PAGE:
In 2015-16, 4.5 million households were renting in the private sector. This represents 20% of all households in England and is double the proportion of private renters recorded in the 1980s and 1990s, a new report has revealed.
The Government’s latest English Housing Survey also reveals that there are now 2.5 million more households in the private rented sector than there were in 2000 and that this increase is particularly pronounced among younger households who are more likely to rent in the private rented sector than to own their own home.
The report states that the proportion of those aged 25 to 34 who live in the private rented sector has increased from 24% in 2005-6 to 46% in 2015-16. Running parallel to this there has been a decrease in the proportion of people in this age group in the owner occupied group, dropping from 56% in 2005-06 to 38% in 2015-16. The proportion of people in this age group in social rented housing has also dropped from 20% in 2005-06 to 16% in 2015-16.
As for the proportion of households with dependent children living in the private rented sector, in 2015-16 this stood at 36% - a 6% rise over ten years. This equates to one million more households with dependent children living in the private rented sector.
However, the increase in lone parent families with dependent families is particularly pronounced, having risen from 9% to 11% in the ten years between 2005-6 and 2015-16. This represents an increase from 229,000 to 519,000 households and runs alongside a decrease of such households in the social rented sector.
The Government survey goes on to report that in 2015-16 21% of private renters were dissatisfied with their status as private renters, compared to 10% of social renters and less than 1% of owner occupiers.
Income vs rent
As for income versus rent, households in the private rented sector spent 35% (including Housing Benefit) of their income on rent, whereas on average, social renters spent 28%. Private renters were however less likely to be in arrears, with just 9% of private renters missing payments, compared to 25% of social renters.
The survey found that 787,000 households moved within the private rented sector in 2015-16, while 196,000 new households were created.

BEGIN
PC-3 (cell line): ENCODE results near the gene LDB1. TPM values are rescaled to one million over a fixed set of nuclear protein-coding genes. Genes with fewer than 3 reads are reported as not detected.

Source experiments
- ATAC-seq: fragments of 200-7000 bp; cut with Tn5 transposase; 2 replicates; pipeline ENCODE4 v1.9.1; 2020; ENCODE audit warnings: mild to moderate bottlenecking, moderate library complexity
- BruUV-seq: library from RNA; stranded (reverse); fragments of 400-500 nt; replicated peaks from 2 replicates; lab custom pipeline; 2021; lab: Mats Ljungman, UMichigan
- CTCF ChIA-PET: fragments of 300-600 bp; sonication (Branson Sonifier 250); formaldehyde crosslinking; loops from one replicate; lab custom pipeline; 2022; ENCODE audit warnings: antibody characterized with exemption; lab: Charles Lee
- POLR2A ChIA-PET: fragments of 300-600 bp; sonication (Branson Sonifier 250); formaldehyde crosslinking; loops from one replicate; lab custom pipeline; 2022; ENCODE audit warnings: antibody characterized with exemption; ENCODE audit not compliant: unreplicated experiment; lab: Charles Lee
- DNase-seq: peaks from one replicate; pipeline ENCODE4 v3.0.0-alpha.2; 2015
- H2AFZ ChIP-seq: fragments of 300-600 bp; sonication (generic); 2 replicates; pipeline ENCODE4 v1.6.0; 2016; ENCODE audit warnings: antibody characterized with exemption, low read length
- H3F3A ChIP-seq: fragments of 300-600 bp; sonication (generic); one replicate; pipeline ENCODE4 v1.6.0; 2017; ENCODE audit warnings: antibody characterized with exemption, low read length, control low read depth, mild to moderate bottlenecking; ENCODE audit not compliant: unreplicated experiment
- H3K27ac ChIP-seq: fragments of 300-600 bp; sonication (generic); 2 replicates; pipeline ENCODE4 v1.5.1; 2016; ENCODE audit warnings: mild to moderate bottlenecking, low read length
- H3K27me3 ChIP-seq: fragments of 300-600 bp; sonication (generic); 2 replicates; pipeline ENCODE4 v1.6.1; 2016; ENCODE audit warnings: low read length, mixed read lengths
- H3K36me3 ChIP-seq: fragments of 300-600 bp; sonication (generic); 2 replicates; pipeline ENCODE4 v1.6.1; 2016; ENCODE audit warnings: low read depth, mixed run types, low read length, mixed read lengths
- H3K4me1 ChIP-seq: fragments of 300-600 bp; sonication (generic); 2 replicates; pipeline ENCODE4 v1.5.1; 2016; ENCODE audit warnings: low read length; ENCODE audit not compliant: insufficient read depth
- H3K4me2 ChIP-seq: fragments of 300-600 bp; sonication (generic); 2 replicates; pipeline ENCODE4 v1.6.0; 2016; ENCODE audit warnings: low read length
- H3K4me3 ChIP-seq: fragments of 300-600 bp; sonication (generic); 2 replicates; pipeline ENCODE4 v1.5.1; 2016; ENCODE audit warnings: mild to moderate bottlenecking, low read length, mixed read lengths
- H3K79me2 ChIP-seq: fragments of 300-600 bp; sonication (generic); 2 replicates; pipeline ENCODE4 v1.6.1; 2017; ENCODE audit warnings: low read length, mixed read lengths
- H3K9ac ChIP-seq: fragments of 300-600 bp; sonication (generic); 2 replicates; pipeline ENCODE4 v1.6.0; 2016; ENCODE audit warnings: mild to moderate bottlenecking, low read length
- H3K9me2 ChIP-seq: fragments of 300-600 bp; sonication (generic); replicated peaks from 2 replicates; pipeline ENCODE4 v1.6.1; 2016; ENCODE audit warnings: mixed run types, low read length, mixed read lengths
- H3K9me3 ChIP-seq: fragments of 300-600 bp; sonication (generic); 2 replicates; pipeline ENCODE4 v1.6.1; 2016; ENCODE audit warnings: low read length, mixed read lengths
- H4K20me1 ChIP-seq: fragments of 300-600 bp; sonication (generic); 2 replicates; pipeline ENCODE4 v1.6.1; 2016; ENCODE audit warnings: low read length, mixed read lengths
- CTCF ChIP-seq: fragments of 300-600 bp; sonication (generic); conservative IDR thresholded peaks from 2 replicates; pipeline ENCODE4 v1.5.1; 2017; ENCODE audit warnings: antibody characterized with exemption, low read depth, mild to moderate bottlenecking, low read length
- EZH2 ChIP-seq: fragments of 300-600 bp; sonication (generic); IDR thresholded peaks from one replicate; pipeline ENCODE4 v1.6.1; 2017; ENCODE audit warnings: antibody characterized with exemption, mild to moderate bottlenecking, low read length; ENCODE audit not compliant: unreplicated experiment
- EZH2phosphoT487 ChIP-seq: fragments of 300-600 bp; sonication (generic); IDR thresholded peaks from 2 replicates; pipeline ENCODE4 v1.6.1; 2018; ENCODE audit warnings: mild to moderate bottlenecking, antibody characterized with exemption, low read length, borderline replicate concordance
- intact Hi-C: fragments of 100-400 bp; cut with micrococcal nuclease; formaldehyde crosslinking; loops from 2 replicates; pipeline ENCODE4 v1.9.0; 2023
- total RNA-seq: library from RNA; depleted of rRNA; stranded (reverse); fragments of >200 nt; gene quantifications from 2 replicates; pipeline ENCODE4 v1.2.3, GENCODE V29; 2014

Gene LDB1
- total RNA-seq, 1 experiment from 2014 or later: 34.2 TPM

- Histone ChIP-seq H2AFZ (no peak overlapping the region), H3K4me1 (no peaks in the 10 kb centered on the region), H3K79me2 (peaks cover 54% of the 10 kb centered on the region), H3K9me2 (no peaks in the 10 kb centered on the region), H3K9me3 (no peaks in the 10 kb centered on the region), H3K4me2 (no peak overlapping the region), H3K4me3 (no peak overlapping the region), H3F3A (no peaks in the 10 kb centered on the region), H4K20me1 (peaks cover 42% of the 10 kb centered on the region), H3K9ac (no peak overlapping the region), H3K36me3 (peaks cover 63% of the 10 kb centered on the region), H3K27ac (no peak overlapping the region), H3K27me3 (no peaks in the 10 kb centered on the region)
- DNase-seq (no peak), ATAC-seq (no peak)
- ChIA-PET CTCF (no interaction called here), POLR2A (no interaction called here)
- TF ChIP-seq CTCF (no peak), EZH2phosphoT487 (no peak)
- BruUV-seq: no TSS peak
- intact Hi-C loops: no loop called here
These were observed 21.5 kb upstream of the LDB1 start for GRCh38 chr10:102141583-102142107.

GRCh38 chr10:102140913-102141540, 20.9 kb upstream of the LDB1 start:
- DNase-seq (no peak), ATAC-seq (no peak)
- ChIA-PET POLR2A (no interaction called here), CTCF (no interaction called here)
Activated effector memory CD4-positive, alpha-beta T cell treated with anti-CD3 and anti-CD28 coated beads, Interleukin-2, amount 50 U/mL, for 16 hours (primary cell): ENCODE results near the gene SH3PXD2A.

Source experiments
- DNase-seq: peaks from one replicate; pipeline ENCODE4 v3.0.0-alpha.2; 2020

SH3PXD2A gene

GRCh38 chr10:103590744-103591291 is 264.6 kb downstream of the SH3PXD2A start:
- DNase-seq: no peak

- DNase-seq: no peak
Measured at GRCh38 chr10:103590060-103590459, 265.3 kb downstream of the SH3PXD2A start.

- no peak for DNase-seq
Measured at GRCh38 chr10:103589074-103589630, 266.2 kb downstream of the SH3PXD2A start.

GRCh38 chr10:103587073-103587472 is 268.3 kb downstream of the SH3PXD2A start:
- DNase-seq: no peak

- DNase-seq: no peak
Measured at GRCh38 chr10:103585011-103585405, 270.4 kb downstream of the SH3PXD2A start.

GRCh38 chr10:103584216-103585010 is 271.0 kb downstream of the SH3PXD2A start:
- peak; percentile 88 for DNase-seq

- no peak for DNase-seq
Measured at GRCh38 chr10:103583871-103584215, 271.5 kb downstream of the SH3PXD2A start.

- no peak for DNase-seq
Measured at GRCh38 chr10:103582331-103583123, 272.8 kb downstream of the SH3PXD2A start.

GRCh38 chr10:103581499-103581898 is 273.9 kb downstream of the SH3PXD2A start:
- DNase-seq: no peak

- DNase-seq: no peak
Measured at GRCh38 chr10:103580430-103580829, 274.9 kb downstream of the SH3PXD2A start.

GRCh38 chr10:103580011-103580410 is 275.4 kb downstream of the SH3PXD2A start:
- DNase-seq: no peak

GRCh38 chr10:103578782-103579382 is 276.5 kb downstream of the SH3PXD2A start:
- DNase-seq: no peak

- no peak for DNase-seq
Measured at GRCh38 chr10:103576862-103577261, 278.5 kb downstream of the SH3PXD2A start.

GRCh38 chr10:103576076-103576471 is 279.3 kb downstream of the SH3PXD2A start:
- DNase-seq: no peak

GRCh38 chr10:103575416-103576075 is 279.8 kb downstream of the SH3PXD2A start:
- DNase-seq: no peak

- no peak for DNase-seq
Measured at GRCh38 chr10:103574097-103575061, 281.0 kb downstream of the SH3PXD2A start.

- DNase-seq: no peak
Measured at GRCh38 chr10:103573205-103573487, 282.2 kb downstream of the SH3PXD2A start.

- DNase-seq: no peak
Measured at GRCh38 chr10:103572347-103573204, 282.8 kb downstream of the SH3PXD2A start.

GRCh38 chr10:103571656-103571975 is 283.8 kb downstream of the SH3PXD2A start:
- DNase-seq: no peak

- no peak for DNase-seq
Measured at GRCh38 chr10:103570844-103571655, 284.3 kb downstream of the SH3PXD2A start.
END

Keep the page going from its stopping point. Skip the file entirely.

There were also 187,000 moves into the sector, of which 135,000 (72%) came from the owner occupied sector. Meanwhile, there were 256,000 moves out of the private rented sector and of this 67% moved into owner occupied accommodation and 84,000 moved into the social rented sector.
Reasons for ending tenancies
Most private renters (73%) ended their last tenancy because they wanted too, according to the report, with a tenth of those surveyed saying that their landlord or agent ended it.
Those those who were moved on by their landlord, roughly two thirds (63%) were asked to leave due to the forthcoming sale of the property.
Private rented sector standards, in terms of energy efficiency and quality, still fall behind the social rented sector, the report found.
Overall, private rented stock was less energy efficient than social rented stock and the report explained that this may be due to the fact that the private rented sector uses older housing stock which is generally less well insulated.
Furthermore, 28% of private rented homes failed to meet the Decent Homes standard in 2015, compared to 13% of social rented housing. However, the report noted an improvement in the proportion of non-decent private rented homes from 2006 to 2013 falling from 47% to 30%. Since then the proportion of non-decent homes in the sector has remained virtually unchanged, the report said.
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17th July 2017